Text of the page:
"The PESI Taxonomic Backbone serves as a taxonomic data standard resource, facilitating and optimising the integration and sharing of European biodiversity data, supporting a wide range of European services, major biodiversity programs and stakeholders on nature conservation and biodiversity management," conclude their results the scientists.

Original Source:

de Jong Y, et al. (2015) PESI - a taxonomic backbone for Europe. Biodiversity Data Journal 3: e5848.doi: 10.3897/BDJ.3.e5848

Additional Information:

The Pan-European Species-directories Infrastructure (PESI) provides standardised and authoritative taxonomic information by integrating and securing Europe's taxonomically authoritative species name registers and nomenclators (name databases) and associated expert(ise) networks that underpin the management of biodiversity in Europe. PESI kicked-off as an EC-FP7 project, running from 2009 to 2011.

PESI proceeded from the EC-FP6 Networks of Excellence EDIT, on developing a European Distributed Institute of Taxonomy, and MarBEF, on Marine Biodiversity and Ecosystem Functioning.

Building the European Biodiversity Observation Network (EU BON) is a European research project, financed by the 7th EU framework programme for research and development (FP7). EU BON seeks ways to better integrate biodiversity information and implement into policy and decision-making of biodiversity monitoring and management in the EU.

Posted by Eu Bon

Biodiversity Observation Networks (BONs) have recently become a hot topic on the scene of natural sciences. But what is their role in advancing our knowledge of biodiversity and associated ecosystem services?

A new paper in the Biodiversity journal uses the European Biodiversity Observation Network (EU BON) as an example, to explain how they can fill in gaps and address existing barriers in knowledge through implementing an integrated biodiversity information framework.

Biodiversity supports essential ecosystem services that are key to human well-being. The ongoing global biodiversity decline is a threat to humans, particularly in developing countries.

The Aichi biodiversity targets of the United Nations' Strategic Plan for Biodiversity set ambitious goals for protecting biodiversity from further decline, but gaps in knowledge still sit in the way of monitoring progress, hindering the assessment of the current status and future trends of biodiversity.

There is an urgent need for a paradigm shift with regards to how biodiversity data are collected, stored, shared and streamlined in order to tackle many sustainable development challenges ahead.

Solving issues of biodiversity knowledge gaps and data reuse are a main focus of the EU BON project and provide a European contribution to GEO (Group on Earth Observations) and the wider Global Earth Observation System of Systems (GEOSS).

The EU BON project aims at addressing the need for a shift towards an integrative biodiversity information framework, starting from collection to the final interpretation and packaging of data.

At the centre of the EU BON's efforts is promoting and adopting existing standards of good practice and integrating data within a single biodiversity portal in order to make it discoverable, accessible and digestible. The aim of the portal is to collect and standardize existing data sources, as well as to work towards translating and visualizing the collected raw data to show trends and prognoses useful to policy and society.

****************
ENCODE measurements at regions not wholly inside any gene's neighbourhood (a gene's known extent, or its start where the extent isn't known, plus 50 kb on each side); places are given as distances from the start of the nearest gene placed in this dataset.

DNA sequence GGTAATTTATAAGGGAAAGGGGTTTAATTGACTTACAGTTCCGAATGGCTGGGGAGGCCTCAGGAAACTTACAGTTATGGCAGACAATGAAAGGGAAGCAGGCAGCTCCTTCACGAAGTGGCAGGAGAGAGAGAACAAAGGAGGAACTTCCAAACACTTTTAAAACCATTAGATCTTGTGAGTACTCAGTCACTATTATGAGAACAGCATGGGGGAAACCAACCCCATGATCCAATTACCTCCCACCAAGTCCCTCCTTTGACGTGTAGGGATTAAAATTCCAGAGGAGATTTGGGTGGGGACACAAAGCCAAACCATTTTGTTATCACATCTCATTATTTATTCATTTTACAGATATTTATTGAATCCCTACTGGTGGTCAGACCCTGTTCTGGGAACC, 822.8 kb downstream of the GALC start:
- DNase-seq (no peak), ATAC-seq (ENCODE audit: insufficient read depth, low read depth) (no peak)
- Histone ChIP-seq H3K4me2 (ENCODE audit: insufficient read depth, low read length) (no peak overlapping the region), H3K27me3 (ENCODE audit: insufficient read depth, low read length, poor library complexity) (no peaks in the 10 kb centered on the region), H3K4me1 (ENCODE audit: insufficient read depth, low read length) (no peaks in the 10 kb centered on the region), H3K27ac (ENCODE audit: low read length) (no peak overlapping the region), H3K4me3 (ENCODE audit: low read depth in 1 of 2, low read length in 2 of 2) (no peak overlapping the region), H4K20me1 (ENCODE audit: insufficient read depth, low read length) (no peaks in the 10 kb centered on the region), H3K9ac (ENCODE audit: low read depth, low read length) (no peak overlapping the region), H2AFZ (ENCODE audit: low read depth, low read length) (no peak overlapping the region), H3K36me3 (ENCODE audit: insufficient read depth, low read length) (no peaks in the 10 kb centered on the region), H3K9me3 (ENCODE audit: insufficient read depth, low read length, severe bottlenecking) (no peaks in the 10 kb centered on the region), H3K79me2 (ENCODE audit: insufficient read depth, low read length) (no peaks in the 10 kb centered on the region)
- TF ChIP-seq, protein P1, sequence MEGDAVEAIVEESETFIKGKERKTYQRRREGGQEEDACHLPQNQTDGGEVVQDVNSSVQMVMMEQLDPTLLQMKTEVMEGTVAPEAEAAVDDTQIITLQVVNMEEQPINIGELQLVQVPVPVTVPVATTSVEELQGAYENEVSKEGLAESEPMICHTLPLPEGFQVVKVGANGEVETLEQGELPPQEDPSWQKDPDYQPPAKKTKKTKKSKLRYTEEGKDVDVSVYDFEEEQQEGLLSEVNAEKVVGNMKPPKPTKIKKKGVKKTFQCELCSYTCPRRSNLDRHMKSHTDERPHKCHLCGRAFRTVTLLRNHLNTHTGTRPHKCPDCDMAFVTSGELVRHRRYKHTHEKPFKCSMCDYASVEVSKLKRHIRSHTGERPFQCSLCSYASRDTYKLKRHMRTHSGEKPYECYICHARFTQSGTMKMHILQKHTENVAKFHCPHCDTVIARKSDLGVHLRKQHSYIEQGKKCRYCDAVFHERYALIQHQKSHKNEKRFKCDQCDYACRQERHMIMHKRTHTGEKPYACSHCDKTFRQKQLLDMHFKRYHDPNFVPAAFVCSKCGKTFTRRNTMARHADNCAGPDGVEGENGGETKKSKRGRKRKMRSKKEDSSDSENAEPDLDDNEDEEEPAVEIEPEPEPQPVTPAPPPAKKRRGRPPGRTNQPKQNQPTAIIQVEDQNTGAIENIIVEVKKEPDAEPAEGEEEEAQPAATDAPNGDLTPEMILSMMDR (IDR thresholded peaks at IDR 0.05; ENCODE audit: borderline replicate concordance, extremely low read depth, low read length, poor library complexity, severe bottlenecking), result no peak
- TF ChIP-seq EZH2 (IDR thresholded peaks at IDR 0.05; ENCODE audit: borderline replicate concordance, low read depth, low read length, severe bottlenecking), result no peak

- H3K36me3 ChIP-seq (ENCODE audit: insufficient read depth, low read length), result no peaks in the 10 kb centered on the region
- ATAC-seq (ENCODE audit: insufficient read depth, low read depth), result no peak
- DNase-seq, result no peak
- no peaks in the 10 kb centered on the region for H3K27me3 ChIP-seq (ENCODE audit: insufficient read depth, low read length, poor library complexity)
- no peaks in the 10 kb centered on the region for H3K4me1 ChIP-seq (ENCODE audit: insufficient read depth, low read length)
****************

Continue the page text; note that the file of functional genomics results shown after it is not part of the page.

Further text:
"Biodiversity data, information and knowledge are diverse, dispersed and disparate. It is hard for a non-specialist to make sense of raw data and often separate data sets and gaps in data prevent effective policy reporting. This is why progress towards the Aichi targets is often hard to calculate, and where BONs can play a central role by working towards standardization to achieve true interoperability of data sets." explains the lead author Dr. Florian T. Wetzel,Museum für Naturkunde (MfN), Berlin.

"For advancing with the biodiversity challenge and the Aichi Targets globally, regional BONs are needed, and this is where EU BON attempts to make a difference for Europe" adds Dr. Christoph L. Häuser, EU BON coordinator and Deputy Director General at MfN, Berlin.


Original Source:

Florian T. Wetzel, Hannu Saarenmaa, Eugenie Regan, Corinne S. Martin, Patricia Mergen, Larissa Smirnova, Éamonn Ó Tuama, Francisco A. García Camacho, Anke Hoffmann, Katrin Vohland & Christoph L. Häuser (2015): The roles and contributions of Biodiversity Observation Networks (BONs) in better tracking progress to 2020 biodiversity targets: a European case study, Biodiversity, DOI: 10.1080/14888386.2015.1075902

Posted by Eu Bon

What are the threats for biodiversity from global to local spatial scales? How might human beings succeed in fighting biodiversity loss?

EU BON partners, Annapaola Rizzoli and Duccio Rocchini give a TEDx talk on extreme biodiversity in space and time at 2200 metres in the Pale di San Martino on September 6, organized by TEDxTrento (soon will be also available with English subtitles).

Learn more here.

Posted by Eu Bon

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flag big This project has received funding from the European Union’s Seventh Programme for research, technological development and demonstration under grant agreement No 308454.